Archive for 2010
Catching Shadows: Kepler’s Search for New Worlds
Dr. Natalie Batalha (San Jose State University)
Listen (mp3 file, 16.9 MB)
NASA’s Kepler spacecraft, launched in March 2009, is a mission designed to survey a slice of the Milky Way Galaxy to identify planets orbiting other stars. Kepler has the advantage that it can find planets as small as Earth in or near the habitable zone of each star. Dr. Batalha introduces the quest for planets elsewhere, describes the techniques used by the Kepler team, and shares some of the mission discoveries to date.
Astronomy Workshop held at Yosemite
October 2010 – Thirty-five interpreters from national, regional and state parks, nature centers, and outdoor education centers around the U.S. attended a four-day astronomy interpretation workshop at Yosemite National Park, October 8-11, 2010.
The Ultimate Fate of the Solar System (and the Music of the Spheres)
Dr. Gregory Laughlin (University of California, Santa Cruz)
Listen (mp3 file, 19.1 MB)
The long-term fate of the planets in our Solar System has intrigued astronomers and mathematicians for over 300 years. Although the planetary orbits are often held up as a model of clockwork regularity, the Solar System is in truth an extremely complex and chaotic system. Dr. Laughlin explains how recent advances in computing technology have finally given us a solution to the problem. He also shows how the delicate gravitational interplay between the planets can be interpreted as a true “music of the spheres”, and auditions the unsettling compositions that can result in the event that the planetary orbits go haywire in the extremely distant future.
2009 ASP Annual Report
The ASP is pleased to provide a summary of our mission-based activities and events through the 2009 ASP Annual Report. We take this opportunity to acknowledge and thank our many benefactors, members, and friends for the support they provided to enable the Society to carry out its work.
2009 Annual Report (pdf, 2.3 MB)
2010 Bok Award Recipients Announced
June 2010 – The Astronomical Society of the Pacific (ASP), in partnership with the American Astronomical Society (AAS), has presented the annual Priscilla and Bart Bok Awards to two high-school seniors at the Intel International Science and Engineering Fair held May 9 to 14 in San Jose, California. Full Press Release.
Hearts of Darkness: Black Holes in Space
Dr. Alex Filippenko (University of California, Berkeley)
Listen (mp3 file, 26.5 MB)
Black holes are regions of space where gravity is so strong that nothing, not even light, can escape! No longer confined to the imaginations of science-fiction writers and theoretical physicists, black holes have recently been discovered in large numbers by observational astronomers. Learn about the remarkable properties of these bizarre objects from one of the finest explainers in the field of astronomy.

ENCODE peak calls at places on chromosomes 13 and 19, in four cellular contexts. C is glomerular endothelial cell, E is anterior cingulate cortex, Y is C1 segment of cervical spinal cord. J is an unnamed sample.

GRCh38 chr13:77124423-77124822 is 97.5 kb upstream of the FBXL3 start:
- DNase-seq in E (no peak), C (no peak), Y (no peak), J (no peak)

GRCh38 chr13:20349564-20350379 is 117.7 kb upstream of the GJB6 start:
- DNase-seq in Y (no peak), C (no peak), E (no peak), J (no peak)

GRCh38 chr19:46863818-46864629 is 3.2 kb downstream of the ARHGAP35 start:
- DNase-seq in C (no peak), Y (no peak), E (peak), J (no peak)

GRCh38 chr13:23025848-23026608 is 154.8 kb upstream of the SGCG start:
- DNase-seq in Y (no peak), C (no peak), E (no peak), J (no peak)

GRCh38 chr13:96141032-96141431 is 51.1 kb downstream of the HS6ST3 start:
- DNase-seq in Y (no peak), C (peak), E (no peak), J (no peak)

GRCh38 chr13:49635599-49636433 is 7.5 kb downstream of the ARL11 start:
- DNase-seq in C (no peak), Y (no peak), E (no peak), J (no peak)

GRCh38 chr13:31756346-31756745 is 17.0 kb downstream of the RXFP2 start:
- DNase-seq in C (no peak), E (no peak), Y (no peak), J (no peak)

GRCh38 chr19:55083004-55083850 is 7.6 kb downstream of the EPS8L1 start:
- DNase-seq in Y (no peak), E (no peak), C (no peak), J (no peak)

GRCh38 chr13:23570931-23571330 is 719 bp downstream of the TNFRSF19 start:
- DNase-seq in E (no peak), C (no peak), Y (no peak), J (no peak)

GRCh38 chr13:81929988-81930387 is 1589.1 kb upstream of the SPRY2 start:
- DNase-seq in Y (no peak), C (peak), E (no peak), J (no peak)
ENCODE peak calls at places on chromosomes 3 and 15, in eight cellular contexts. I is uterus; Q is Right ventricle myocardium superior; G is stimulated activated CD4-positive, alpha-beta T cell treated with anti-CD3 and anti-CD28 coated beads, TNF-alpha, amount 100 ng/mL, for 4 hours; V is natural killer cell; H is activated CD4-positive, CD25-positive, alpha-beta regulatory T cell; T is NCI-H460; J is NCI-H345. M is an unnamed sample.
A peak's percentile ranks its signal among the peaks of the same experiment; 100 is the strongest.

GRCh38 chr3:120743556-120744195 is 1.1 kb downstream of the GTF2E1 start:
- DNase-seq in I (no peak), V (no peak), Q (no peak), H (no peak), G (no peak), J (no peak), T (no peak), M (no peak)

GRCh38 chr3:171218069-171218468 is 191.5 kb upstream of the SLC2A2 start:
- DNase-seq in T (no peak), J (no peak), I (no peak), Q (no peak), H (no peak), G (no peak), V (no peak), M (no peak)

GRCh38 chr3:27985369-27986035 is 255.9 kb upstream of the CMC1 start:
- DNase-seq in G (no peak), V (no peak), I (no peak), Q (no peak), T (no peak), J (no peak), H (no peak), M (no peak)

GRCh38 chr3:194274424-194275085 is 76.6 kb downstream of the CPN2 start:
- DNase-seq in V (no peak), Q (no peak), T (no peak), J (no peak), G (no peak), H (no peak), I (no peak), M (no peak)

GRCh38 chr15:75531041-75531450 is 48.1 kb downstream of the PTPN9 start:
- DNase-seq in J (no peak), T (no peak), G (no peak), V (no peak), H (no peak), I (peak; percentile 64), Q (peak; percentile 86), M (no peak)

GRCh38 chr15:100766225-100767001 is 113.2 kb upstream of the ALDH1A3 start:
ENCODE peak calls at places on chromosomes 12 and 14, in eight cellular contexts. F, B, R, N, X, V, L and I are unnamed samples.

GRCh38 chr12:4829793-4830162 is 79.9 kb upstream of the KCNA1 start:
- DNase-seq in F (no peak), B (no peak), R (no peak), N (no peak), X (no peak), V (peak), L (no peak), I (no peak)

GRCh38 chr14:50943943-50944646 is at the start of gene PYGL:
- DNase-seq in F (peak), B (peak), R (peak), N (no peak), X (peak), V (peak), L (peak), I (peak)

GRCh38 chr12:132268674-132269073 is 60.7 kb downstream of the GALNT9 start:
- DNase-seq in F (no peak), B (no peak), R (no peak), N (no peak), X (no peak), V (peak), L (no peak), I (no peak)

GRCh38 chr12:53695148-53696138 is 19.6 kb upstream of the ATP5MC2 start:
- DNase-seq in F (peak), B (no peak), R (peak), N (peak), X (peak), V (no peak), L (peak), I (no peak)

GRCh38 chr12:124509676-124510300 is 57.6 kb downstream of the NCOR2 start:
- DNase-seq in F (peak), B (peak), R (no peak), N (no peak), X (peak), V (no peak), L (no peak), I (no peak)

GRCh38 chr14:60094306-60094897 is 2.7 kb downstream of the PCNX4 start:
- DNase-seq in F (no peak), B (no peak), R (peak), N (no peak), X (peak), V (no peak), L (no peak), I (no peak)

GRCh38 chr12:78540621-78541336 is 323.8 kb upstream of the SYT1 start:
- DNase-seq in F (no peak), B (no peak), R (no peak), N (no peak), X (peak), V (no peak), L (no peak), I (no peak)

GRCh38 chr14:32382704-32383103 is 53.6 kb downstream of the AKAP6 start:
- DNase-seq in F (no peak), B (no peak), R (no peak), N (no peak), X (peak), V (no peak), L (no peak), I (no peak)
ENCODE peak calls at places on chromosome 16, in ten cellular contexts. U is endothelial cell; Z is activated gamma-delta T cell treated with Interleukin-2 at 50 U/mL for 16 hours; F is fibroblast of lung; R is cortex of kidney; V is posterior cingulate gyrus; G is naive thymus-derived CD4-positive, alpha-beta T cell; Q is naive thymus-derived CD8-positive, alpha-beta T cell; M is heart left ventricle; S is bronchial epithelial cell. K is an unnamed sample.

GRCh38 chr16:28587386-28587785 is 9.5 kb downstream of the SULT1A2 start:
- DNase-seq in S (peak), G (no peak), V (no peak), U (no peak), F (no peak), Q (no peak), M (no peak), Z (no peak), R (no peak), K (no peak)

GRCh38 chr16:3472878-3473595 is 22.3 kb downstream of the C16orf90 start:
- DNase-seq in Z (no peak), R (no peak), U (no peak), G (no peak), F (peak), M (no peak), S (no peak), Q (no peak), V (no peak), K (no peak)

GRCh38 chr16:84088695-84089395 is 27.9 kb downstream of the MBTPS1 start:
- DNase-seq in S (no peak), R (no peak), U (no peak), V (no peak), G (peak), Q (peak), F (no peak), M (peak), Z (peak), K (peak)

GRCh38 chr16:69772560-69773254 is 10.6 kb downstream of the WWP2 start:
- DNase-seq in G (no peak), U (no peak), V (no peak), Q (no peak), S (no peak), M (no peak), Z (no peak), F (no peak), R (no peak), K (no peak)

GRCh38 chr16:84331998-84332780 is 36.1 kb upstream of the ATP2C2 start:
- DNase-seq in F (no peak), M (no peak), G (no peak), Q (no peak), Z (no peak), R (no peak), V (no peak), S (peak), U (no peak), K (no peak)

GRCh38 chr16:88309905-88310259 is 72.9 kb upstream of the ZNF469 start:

2010 ASP Award Recipients Announced
April 2010 – The Astronomical Society of the Pacific (ASP) announces the winners of its 2010 awards for excellence in astronomy research and education. Full Press Release.
A Scientist Looks at ‘Doomsday 2012′ and the Rise of Cosmophobia
Dr. David Morrison (NASA Lunar Science Institute & SETI Institute)
Listen (mp3 file, 19.8 MB)
Many people have heard the rumors that the world will end in 2012 — and that some astronomical event or alignment is to blame. Dr. Morrison discusses the public fears and how they have been enflamed by the media. He sets our minds at ease, showing why there is no reason to worry more in 2012 than any other year.
2010 Bruce Medal Recipient Announced
March 2010 – The Astronomical Society of the Pacific announces that Dr. Gerry Neugebauer has been awarded the 2010 Catherine Wolfe Bruce Gold Medal for lifetime achievement in astronomy. Full Press Release.
The Many Mysteries of Antimatter
Dr. Helen Quinn (Stanford University)
Listen (mp3 file, 17.7 MB)
Antimatter is just like matter with all its properties reversed. Scientists think there may have been equal amount of matter and antimatter in the early universe, and yet today we have lots of matter and very little antimatter. How and when that imbalance developed is one of the great mysteries in understanding the underlying properties of the universe. Dr. Quinn, Professor of Physics at the Stanford Linear Accelerator and co-author of a popular book on antimatter, discusses the history of our understanding of antimatter and how we use the little bit of antimatter around today to study some of the highest energy processes among the stars and galaxies. (This talk is a bit more technical than our usual lectures, but well worth exploring if you are interested in some of the most exciting frontiers of physics.)